A group of Lebanese Shiite pilgrims kidnapped in Syria were freed on Friday and arrived in Turkey, Lebanese Health Minister Ali Hassan Khalil said.
"We have received confirmation that they have been freed. They have arrived in Turkey and should return home today," said Khalil.
On Tuesday, Lebanon's state news agency NNA said 13 pilgrims were abducted in northern Syria as they made their way home from a pilgrimage in Iran and accused the rebel Free Syrian Army of having kidnapped them.
The FSA denied the claim.
On Thursday the rebel army said it was making "every effort" to locate and release the Lebanese pilgrims, who were abducted in Syria's northern province of Aleppo.
It was not immediately clear in what circumstances the pilgrims were freed.
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Their abduction came following deadly clashes in Lebanon between supporters and opponents of the Syrian regime, and fears that the crisis in Syria would spill over into Lebanon.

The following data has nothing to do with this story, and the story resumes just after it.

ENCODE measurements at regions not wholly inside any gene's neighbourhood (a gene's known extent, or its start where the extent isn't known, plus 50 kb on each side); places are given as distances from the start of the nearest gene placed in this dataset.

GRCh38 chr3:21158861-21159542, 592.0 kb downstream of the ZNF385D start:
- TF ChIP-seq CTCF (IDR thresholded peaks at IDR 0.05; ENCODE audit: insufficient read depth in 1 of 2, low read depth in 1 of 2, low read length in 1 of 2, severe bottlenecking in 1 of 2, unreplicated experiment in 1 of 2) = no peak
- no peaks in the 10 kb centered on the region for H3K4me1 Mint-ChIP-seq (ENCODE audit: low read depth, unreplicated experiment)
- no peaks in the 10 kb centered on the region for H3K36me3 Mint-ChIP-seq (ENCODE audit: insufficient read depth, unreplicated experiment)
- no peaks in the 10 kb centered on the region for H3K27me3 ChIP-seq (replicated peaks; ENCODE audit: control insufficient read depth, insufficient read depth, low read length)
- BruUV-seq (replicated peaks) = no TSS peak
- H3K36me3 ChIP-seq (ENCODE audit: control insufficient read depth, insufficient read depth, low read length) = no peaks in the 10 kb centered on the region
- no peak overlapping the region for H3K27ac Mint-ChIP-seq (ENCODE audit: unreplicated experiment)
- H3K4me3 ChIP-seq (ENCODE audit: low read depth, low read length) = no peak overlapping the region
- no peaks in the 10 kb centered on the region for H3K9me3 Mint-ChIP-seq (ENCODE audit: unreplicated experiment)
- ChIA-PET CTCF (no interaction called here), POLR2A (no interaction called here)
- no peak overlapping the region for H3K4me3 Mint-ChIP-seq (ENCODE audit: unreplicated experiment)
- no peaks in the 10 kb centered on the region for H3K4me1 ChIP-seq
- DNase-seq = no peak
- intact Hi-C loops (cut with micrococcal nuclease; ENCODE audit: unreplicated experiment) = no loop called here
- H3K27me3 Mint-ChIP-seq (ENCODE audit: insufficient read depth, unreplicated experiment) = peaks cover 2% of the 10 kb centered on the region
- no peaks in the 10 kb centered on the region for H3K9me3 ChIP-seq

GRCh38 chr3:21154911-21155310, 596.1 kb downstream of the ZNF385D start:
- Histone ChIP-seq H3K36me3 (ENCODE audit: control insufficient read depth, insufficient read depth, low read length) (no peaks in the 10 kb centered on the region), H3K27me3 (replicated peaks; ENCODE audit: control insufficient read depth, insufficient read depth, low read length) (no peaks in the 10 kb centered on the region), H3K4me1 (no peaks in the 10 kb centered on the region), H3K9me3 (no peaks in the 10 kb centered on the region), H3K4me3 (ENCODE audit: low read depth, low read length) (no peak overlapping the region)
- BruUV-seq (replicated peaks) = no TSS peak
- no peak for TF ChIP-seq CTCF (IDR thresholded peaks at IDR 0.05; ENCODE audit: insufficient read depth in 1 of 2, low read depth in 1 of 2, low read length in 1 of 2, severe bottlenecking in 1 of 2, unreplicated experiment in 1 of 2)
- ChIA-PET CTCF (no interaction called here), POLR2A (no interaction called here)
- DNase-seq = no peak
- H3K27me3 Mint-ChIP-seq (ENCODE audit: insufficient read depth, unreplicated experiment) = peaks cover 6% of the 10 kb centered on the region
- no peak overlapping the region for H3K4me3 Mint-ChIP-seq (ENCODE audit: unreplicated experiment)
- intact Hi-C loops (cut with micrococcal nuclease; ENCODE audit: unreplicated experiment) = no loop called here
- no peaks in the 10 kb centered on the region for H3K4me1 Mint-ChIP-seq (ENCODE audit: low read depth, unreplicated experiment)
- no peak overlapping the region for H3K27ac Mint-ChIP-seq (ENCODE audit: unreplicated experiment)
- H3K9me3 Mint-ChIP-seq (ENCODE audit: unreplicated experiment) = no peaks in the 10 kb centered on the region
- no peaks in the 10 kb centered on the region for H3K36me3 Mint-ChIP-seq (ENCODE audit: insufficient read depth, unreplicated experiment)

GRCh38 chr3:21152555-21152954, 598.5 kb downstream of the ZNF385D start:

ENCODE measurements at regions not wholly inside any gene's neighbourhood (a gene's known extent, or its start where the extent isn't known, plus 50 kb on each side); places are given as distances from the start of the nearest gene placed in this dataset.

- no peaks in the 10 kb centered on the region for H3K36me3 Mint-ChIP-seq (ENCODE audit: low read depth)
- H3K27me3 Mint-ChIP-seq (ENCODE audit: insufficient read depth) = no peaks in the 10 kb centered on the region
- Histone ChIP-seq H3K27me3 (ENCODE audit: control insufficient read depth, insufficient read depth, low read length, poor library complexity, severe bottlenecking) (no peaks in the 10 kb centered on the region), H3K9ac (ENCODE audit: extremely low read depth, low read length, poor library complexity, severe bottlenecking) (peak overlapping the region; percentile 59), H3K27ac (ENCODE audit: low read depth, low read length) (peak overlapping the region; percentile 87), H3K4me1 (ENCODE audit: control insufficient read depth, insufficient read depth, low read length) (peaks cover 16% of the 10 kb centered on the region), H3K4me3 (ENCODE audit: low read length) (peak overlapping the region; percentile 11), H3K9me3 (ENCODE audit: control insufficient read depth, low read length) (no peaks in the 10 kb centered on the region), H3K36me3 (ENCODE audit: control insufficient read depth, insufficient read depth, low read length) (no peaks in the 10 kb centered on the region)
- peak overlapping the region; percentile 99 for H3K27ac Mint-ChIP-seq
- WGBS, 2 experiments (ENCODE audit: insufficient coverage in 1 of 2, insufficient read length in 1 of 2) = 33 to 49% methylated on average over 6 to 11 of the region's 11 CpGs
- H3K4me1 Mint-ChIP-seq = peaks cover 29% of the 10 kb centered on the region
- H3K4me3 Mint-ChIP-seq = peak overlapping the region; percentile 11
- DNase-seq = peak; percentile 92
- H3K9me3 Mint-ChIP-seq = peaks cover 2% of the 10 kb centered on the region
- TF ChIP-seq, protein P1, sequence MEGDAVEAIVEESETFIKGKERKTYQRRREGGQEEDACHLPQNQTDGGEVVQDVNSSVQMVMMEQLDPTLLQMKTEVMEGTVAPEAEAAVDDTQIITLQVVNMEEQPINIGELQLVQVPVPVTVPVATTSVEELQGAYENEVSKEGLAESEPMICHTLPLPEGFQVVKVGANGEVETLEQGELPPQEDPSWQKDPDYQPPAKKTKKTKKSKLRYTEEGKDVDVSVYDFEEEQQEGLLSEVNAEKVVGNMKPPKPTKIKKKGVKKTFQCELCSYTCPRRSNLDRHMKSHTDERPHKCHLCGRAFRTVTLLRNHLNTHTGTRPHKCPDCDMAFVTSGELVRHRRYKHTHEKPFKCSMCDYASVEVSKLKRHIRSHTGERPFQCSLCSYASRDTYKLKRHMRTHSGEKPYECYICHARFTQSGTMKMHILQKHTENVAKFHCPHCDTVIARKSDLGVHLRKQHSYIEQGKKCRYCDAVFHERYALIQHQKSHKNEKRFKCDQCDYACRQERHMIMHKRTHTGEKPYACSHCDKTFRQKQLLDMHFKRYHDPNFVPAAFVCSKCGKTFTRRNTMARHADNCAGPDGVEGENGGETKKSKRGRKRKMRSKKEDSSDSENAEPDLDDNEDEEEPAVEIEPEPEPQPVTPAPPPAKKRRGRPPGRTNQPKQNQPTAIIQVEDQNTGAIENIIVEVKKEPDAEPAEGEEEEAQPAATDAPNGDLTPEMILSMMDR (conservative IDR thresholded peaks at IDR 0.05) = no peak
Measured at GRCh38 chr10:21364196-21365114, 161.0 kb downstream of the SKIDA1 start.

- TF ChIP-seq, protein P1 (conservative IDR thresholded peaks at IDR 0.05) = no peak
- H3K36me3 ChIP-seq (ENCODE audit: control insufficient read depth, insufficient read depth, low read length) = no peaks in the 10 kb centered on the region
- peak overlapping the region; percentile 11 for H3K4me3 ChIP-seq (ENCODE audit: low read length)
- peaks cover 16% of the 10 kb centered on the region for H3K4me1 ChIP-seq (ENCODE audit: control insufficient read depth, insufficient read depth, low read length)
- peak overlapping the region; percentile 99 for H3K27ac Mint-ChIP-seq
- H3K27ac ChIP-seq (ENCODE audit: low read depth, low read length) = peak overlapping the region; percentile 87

NNA also reported the release of the pilgrims, saying that Prime Minister Najib Mikati received a call from his Turkish counterpart Ahmet Davutoglu who assured him they were "safe and on their way to Beirut."
Meanwhile the head of the powerful pro-Syrian Shiite Hezbollah movement, welcomed news of the pilgrims' release and renewed his support for the regime of Syria's President Bashar al-Assad.
"If this abduction was aimed at putting pressure on our position (of support for Syria)," it failed, said Hezbollah chief Hassan Nasrallah in a speech broadcast on the group's Al-Manar television.
A private plane owned by former billionaire prime minister Saad Hariri was preparing to fly the pilgrims home, Future News television, owned by former Sunni premier Hariri, reported.
In his speech Nasrallah thanked Hariri for having "made special efforts towards the liberation" of the pilgrims.